Many years ago I had a friend that was a policeman and an IPSC competitor. During a traffic stop he had to draw his weapon and got into the "Shooter Ready" position of his hands above his shoulders to wait for the beep.

    Fortunately he drew before the other guy or things would have come out differently. Too much competition shooting can kill you but some will help you. It's all a balancing act.
    I knew this cop who did a lot of competition shooting. One day while on duty he was on his meal break and the timer on his watch beeped. He dropped his sandwich and double tapped the waitress, ran to a table about 12 feet away and put two rounds into some old lady having lunch and was about to engage the next target when he thought he heard a buzzer so he froze and waited for the command to make clear.

    He later told me he thought his times were off but that was because the course of fire was new to him.

  5. #245
    Member Zincwarrior's Avatar
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    Quote Originally Posted by jd950 View Post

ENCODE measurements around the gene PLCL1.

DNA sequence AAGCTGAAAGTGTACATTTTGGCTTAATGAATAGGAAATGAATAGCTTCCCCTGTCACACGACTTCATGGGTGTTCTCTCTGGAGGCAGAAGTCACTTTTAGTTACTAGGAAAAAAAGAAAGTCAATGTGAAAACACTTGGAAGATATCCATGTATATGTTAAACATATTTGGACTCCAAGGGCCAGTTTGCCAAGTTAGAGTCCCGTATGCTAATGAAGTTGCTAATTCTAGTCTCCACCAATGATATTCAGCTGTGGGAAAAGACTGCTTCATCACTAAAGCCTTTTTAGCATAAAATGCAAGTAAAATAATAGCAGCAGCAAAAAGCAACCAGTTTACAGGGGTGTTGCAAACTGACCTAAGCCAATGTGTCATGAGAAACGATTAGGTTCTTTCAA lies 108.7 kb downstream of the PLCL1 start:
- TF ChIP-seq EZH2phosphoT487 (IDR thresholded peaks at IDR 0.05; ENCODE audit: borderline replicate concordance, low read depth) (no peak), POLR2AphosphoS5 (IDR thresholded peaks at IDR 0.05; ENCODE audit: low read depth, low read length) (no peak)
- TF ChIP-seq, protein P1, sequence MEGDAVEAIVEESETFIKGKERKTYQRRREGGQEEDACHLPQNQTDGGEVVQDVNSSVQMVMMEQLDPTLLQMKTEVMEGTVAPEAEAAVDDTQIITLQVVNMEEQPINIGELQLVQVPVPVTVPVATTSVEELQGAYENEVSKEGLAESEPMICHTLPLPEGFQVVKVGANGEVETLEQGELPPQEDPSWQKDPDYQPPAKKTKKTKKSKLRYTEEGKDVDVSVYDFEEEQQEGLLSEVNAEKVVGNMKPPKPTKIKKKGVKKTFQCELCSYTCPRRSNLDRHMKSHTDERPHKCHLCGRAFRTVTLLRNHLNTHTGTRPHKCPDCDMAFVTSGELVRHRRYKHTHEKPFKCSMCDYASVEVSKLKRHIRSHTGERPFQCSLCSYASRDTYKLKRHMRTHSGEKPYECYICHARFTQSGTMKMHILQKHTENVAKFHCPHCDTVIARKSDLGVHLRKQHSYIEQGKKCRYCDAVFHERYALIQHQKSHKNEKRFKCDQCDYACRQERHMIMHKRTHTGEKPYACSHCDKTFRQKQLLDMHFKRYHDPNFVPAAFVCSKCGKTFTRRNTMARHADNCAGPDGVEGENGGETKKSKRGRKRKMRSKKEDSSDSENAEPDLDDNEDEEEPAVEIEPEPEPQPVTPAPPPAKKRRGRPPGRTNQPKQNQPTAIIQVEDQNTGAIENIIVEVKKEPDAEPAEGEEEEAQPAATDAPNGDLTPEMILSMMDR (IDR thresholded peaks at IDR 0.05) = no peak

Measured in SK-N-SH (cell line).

I knew this cop who did a lot of competition shooting. One day while on duty he was on his meal break and the timer on his watch beeped. He dropped his sandwich and double tapped the waitress, ran to a table about 12 feet away and put two rounds into some old lady having lunch and was about to engage the next target when he thought he heard a buzzer so he froze and waited for the command to make clear.

    He later told me he thought his times were off but that was because the course of fire was new to him.
    This is why you always ALWAYS have to do a proper walk through. If you can't walk through your shot placement with your eyes closed you haven't done it properly.

  6. #246
    Where is the video from a few years ago on FB where they had the guy in the skit about it. His room mate went around with a buzzer and the guy wound up shooting his laptop and all sorts of things. It was super funny. Anyone remember that one?
    Pointing at cardboard things.... as a newly minted CO GM.